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Rare mutation turns frog bright blue

Eco Voice
Eco Voicehttp://www.ecovoice.com.au
First published in 2003, Eco Voice is your go-to publication for sustainability news in Australia. Eco Voice prides itself as an independent news platform with a clear focus on sustainability, with articles coming from a diverse range of contributors – all levels of government, corporations, not-for-profits, community groups, small to medium sized businesses, universities, research organisations, together with input from international sources. Eco Voice values community, conservation and commerce. Eco Voice is a media partner of the prestigious Australian Banksia Sustainability Awards – The Peak Sustainability Awards.

A spectacular, blue-skinned tree frog has astonished scientists at a remote wildlife sanctuary in the Kimberley region of Western Australia. The Magnificent Tree Frog is normally green with white spots across the back, but this individual, photographed recently by a team from Australian Wildlife Conservancy (AWC), was uniquely coloured bright blue, due to a rare genetic mutation.

Jake Barker, AWC Field Ecologist, was part of the group who first encountered the unusual frog at Charnley River-Artesian Range Wildlife Sanctuary (Wilinggin Country).

“It was after dark when we first spotted it, perched on a bench in the workshop near our research centre,” he said. “It was very exciting. Magnificent tree frogs are already spectacular, but to see a blue one is a once-in-a-lifetime chance.”

As far as AWC scientists are aware, this is the first recorded instance of a blue colour mutation in the Magnificent Tree Frog.

According to Curator of Amphibian & Reptile Conservation Biology at the Australian Museum, Dr Jodi Rowley, the mutation is an extremely rare occurrence.

“Very occasionally, a green frog is missing yellow pigment in its skin, and it results in an entirely or mostly blue frog,” she said. “I’ve seen tens of thousands of frogs over the years, and only seen one blue frog – and it was nowhere near as spectacular as this Magnificent Tree Frog. A rare encounter and one that highlights the spectacular diversity of Australia’s frogs!”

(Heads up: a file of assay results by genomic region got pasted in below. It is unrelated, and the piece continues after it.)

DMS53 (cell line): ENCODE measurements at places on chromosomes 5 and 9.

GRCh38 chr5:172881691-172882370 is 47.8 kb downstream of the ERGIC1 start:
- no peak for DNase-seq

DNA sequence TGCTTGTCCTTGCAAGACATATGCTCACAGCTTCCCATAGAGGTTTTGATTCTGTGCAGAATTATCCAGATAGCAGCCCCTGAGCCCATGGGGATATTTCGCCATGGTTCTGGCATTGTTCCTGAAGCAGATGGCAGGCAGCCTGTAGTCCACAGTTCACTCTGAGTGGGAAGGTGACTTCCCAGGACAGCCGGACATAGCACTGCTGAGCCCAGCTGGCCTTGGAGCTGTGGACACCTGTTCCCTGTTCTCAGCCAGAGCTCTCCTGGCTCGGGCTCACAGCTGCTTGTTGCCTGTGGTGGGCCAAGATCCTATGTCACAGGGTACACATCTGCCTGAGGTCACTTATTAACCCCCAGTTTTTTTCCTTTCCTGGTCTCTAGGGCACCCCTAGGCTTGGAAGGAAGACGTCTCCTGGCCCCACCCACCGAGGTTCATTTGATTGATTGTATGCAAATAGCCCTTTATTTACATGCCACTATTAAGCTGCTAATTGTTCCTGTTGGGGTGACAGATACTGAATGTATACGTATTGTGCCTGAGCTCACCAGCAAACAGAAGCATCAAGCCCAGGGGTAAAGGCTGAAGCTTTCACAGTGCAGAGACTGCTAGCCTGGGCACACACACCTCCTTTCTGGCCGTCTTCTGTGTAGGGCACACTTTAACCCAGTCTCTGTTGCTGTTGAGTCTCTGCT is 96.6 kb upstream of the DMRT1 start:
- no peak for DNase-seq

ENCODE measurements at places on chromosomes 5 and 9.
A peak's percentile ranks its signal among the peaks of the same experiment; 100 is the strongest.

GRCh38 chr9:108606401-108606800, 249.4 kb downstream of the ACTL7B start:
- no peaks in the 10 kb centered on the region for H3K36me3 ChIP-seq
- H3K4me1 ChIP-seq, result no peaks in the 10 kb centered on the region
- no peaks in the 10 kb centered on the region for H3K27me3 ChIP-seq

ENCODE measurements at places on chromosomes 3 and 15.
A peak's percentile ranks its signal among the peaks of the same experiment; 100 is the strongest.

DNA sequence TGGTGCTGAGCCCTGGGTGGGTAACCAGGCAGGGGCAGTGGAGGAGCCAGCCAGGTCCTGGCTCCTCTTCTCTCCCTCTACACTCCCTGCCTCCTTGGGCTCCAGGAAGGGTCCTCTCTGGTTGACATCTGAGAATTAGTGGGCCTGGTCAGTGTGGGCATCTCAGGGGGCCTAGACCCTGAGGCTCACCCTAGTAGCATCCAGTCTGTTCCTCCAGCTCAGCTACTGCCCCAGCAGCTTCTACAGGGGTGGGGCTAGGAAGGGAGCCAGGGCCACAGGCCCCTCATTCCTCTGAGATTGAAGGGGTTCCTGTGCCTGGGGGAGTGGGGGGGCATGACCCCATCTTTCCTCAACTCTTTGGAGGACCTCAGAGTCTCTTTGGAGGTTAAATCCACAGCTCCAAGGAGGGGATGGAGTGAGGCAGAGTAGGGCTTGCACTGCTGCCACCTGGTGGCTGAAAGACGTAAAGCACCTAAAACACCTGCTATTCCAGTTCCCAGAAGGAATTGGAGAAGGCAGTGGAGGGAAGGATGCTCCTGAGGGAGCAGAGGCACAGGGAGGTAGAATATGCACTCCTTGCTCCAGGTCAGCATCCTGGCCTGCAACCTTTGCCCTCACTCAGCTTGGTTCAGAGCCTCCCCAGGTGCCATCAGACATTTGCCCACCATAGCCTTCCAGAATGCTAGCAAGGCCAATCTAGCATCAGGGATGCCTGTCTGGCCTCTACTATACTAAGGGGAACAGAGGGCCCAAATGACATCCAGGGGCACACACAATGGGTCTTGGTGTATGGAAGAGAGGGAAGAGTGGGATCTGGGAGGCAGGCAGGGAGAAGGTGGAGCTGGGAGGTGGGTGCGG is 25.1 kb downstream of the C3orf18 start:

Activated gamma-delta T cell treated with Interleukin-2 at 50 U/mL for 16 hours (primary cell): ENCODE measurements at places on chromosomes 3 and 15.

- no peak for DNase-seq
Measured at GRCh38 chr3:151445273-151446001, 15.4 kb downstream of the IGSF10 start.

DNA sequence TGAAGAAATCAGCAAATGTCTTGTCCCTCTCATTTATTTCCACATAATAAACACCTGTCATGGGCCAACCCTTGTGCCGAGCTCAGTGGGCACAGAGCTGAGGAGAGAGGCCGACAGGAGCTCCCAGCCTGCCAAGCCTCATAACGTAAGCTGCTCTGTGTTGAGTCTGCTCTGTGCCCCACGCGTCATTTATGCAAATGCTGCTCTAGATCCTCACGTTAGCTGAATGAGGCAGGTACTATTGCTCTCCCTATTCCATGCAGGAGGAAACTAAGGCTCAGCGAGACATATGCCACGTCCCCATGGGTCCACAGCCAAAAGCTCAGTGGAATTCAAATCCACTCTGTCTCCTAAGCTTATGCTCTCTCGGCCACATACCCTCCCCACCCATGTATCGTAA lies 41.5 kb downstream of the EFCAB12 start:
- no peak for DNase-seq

This Magnificent Tree Frog (known by its scientific name as Litoria splendida) is found only in the northern Kimberley and adjacent parts of the Northern Territory. It is one of the largest species of amphibians in Australia, growing to about 12 centimetres.

“This is one of a number of north-west endemics that we come across pretty regularly around here,” according to Jake. “They’re not found anywhere else. That’s the great thing about working in the Kimberley – you never know what rare wildlife you’re going to see each day,” he said.

Charnley River-Artesian Range Wildlife Sanctuary is part of the traditional lands of the Ngarinyin People, and has been managed for conservation by AWC since 2011. AWC ecologists and partner groups run extensive biodiversity surveys in the Kimberley, carrying out thousands of survey nights across the region each year. The data helps to inform conservation land management programs such as improving fire patterns and tackling feral animals and weeds.

Australian Wildlife Conservancy (AWC) is a global leader in conservation, providing hope to Australia’s wildlife with a science-informed, land management partnership model that delivers high-impact results. AWC is a national leader in landscape scale conservation land management, reintroductions of threatened species and the establishment of feral predator-free areas.

 

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